KARLSRUHE.- The idea for this exhibition project in the form of an homage to the life work of the internationally renowned sculptor Giuseppe Uncini, (1929-2008) was jointly conceived by ZKM | Karlsruhe, the MART Rovereto and the Neuen Galerie am Landesmuseum Joanneum, in Graz. His untimely death just prior to the exhibition opening, was cause for all involved to reflect on the project as a whole: the museums, his collectors and also his family felt the need for a comprehensive exhibition, which would attest to the singular biography and unique artistic achievements of the sculptor.
The new exhibition project was developed in cooperation with the VAFFoundation, whose collection is located as permanent loan at the MART, and which makes accessible a major part of Uncinis most important works. Furthermore, the documentation of several of Uncinis most recent monumental works was made possible by the support of private as well as public lenders. The cooperation with the Uncini Archive and his wife, Mariolina Uncini, who over the last months had further pursued and supervised the works, has facilitated the realization of an exhibition of incomparable art historical value.
The exhibition, presented in three international museums, seeks to provide a stimulus and to go beyond the national borders of Italy. The exhibition aims at providing an appraisal of that virtuoso of anticipation, who in the 1950s of the previous century managed to evolve his own distinctive style independently of international influences. To this end Uncini exploited materials, such as cement, which at that time were used solely for the construction of houses. The use of what was then seen to be an extraordinary material influenced, above all, artists from Minimal Art in the USA and Arte Povera in Italy.
Uncini was, without doubt, a pioneer who, above all else, cleared the way for the application of new materials in sculpture. He thereby created a new contrast to classical sculpture. The aesthetics of cement and iron, never before existing was to become the characteristic stamp of his works. By using cement, the Italian artist also went on to revolutionize the technical aspect of sculpture in that he drew on the complex technology of structural engineering: untreated surfaces with the traces and marks of industrial production.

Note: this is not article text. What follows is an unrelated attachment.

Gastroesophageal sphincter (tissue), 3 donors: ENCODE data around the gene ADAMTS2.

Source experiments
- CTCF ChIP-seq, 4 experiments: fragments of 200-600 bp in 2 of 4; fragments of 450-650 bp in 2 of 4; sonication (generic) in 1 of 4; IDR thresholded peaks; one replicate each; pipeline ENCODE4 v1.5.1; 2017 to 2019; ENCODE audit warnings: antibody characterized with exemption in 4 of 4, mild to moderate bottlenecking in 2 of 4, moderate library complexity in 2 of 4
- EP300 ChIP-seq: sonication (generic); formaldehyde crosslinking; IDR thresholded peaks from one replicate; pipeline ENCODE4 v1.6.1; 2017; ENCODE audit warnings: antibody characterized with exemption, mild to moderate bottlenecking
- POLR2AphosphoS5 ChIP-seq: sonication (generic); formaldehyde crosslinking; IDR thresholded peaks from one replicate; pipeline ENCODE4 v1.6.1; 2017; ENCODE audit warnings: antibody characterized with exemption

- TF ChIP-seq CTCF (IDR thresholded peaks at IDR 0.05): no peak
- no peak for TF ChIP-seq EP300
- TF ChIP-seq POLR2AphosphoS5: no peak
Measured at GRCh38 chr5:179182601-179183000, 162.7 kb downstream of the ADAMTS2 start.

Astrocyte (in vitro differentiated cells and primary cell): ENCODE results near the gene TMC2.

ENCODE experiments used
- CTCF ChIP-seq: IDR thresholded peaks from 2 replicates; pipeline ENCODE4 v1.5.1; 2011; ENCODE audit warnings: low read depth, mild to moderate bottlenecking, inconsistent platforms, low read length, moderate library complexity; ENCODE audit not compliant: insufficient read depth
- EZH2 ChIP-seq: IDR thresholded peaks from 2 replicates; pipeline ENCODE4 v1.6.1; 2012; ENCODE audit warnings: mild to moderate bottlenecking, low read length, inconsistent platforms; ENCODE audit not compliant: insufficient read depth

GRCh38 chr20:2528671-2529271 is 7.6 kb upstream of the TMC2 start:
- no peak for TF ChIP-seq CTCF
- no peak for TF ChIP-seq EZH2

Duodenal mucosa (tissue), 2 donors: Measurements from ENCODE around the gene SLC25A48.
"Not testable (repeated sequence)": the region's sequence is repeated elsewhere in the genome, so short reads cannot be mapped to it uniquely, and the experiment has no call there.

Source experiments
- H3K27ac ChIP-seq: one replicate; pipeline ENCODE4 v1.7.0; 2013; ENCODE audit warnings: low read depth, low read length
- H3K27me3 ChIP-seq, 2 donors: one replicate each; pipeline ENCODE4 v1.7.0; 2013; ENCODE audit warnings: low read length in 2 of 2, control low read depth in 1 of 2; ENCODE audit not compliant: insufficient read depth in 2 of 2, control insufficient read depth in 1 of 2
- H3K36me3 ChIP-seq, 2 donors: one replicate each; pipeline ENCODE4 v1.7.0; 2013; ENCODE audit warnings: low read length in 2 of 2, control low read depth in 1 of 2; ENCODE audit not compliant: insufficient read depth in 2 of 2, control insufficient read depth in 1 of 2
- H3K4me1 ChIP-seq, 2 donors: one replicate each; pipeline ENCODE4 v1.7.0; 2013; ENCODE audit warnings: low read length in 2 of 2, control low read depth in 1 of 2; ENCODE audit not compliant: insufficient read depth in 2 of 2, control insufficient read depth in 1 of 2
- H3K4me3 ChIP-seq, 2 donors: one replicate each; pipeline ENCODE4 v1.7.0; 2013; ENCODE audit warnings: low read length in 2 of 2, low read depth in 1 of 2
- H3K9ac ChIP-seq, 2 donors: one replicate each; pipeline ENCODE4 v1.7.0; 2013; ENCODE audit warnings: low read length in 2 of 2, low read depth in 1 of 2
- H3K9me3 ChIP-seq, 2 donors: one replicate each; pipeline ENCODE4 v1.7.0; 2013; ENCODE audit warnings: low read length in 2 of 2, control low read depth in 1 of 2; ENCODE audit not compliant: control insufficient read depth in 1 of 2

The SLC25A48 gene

The origin of Uncini´s work goes back to the material paintings of the 1950s. The transference of painterly problems having to do with the handling of light and shadows, perception and perspective, onto sculpture is clearly recognizable with Uncini. In his sculpture, the history of shadows in painting (Victor Stoichita: A Short History of the Shadow, 1997) becomes a theme. Thus Giuseppe Uncini is thus one of the first sculptors to deal with the aspect of shadow as a sculptural problem. With him, shadow becomes a space that exists and does not exist at the same time, a space that is an illusory room, a virtual room that he can make visible only by materializing it. Inspired by this, Uncini recognized that a sculpture forms a new space between itself and its environment: an interstice or interspazio. And this, too, he materializes sculpturally. Thus, a sculpture arises that comprises positive and negative volumes, space and interstitial space, material and immateriality. This expansion and analysis of sculpture in the passage of the material is the result of splitting the painting into panel and image that led to the destruction of the image and the rescue of the panel.
Giuseppe Uncinis sculptures are unique in that he managed to transform untreated and expressionless material into expressive, sculptural structures; and he achieved this without negating the classical sculptural tradition. Thus, only recently did he claim: In producing art, one must reflect deeply about the material one uses so as to express real meaning. And now, at this age, each day I see myself as being in the spiritual tradition of Giotto.